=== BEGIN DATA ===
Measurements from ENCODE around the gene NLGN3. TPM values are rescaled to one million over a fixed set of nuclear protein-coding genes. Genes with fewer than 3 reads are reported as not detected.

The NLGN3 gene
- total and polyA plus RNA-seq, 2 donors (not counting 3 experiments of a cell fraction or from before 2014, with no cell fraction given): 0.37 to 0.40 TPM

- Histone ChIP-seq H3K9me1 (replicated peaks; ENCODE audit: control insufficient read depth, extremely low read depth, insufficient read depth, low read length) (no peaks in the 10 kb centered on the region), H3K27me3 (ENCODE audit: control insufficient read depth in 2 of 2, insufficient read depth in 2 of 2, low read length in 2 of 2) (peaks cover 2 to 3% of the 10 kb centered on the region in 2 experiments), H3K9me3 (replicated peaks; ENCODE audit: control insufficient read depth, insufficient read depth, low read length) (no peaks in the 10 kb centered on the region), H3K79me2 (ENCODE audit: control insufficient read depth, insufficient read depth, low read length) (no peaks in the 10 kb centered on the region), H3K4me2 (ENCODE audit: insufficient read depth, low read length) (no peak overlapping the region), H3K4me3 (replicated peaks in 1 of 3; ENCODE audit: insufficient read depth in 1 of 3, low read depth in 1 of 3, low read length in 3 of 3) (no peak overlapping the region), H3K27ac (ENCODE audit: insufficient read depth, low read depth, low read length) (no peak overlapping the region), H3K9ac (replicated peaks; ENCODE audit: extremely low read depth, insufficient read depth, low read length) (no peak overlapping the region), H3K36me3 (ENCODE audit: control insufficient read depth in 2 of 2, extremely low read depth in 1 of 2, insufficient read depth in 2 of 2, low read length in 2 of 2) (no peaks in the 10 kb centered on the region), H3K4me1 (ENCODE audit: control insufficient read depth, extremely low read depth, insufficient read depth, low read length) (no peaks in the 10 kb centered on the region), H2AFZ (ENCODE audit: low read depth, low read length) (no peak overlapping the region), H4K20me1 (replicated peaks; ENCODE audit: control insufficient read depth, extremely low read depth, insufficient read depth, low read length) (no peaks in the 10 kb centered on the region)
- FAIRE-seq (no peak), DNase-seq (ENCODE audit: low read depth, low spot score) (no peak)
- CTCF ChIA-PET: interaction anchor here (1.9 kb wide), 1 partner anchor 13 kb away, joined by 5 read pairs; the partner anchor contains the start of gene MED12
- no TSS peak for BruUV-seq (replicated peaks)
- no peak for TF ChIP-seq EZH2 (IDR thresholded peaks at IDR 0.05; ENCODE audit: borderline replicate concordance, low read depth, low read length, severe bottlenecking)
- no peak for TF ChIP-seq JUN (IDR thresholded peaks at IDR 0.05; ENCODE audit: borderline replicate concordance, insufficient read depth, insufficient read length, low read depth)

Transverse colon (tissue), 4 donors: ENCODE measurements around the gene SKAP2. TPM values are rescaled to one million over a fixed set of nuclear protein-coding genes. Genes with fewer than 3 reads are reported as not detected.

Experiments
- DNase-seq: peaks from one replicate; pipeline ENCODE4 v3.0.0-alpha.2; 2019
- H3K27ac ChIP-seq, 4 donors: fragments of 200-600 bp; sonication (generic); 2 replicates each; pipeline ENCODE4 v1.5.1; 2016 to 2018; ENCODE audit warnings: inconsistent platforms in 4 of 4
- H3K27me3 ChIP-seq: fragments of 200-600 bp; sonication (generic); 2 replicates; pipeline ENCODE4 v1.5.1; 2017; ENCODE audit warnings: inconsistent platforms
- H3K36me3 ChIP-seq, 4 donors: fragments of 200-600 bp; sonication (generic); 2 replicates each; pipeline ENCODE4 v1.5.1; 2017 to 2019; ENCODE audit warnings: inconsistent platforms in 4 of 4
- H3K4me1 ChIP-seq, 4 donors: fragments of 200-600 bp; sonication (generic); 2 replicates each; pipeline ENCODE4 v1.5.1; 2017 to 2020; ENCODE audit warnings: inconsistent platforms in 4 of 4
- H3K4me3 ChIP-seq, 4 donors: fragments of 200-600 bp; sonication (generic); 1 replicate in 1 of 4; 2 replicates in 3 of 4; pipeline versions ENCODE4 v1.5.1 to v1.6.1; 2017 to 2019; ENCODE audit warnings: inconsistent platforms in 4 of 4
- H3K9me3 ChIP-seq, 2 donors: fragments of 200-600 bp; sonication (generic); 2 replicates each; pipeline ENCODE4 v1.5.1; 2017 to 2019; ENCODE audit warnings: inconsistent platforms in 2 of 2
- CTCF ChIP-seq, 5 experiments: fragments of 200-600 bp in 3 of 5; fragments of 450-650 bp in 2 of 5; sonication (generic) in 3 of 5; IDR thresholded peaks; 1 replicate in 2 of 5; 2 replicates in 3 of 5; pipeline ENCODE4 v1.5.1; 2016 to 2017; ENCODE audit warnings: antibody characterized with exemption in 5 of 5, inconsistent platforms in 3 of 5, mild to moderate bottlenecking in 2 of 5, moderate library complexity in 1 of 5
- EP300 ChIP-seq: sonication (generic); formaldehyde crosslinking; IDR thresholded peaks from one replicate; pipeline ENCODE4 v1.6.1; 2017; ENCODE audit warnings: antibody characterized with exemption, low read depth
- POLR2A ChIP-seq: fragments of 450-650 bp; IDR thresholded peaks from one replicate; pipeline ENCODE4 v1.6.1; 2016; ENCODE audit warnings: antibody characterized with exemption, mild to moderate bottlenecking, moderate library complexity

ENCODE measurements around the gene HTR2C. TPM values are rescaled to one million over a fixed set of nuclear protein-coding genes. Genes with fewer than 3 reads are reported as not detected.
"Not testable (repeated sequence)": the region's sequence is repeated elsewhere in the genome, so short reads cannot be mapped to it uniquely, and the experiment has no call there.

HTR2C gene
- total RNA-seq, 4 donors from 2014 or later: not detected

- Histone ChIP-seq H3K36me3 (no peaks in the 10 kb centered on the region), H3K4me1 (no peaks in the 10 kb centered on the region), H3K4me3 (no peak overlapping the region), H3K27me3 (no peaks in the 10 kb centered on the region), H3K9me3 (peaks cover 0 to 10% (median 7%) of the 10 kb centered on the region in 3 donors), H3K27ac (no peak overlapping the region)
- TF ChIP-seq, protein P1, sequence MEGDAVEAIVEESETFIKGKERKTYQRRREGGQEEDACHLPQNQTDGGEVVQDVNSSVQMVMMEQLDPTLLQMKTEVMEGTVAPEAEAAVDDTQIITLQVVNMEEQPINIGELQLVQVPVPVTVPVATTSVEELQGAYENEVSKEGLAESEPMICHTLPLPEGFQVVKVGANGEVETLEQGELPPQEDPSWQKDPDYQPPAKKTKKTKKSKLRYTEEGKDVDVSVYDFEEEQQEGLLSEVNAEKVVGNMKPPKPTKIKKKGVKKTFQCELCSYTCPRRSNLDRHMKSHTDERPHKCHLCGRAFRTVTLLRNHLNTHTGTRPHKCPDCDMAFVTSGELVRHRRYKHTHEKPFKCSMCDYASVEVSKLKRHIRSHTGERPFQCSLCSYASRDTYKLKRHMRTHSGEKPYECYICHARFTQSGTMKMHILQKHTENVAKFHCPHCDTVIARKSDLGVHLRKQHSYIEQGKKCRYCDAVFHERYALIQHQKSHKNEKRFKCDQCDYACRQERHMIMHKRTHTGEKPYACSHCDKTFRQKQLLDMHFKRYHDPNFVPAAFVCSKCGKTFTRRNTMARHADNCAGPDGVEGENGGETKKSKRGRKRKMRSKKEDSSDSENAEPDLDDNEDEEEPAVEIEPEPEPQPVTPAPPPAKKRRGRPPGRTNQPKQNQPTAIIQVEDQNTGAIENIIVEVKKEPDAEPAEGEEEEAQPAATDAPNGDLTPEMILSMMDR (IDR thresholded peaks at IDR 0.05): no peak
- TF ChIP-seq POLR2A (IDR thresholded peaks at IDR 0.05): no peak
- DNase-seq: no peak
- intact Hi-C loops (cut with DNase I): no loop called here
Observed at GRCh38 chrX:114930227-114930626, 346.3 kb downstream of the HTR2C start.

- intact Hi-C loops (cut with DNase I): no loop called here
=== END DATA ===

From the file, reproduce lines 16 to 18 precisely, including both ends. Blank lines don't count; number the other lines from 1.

- H3K4me1 ChIP-seq, 4 donors: fragments of 200-600 bp; sonication (generic); 2 replicates each; pipeline ENCODE4 v1.5.1; 2017 to 2020; ENCODE audit warnings: inconsistent platforms in 4 of 4
- H3K4me3 ChIP-seq, 4 donors: fragments of 200-600 bp; sonication (generic); 1 replicate in 1 of 4; 2 replicates in 3 of 4; pipeline versions ENCODE4 v1.5.1 to v1.6.1; 2017 to 2019; ENCODE audit warnings: inconsistent platforms in 4 of 4
- H3K9me3 ChIP-seq, 2 donors: fragments of 200-600 bp; sonication (generic); 2 replicates each; pipeline ENCODE4 v1.5.1; 2017 to 2019; ENCODE audit warnings: inconsistent platforms in 2 of 2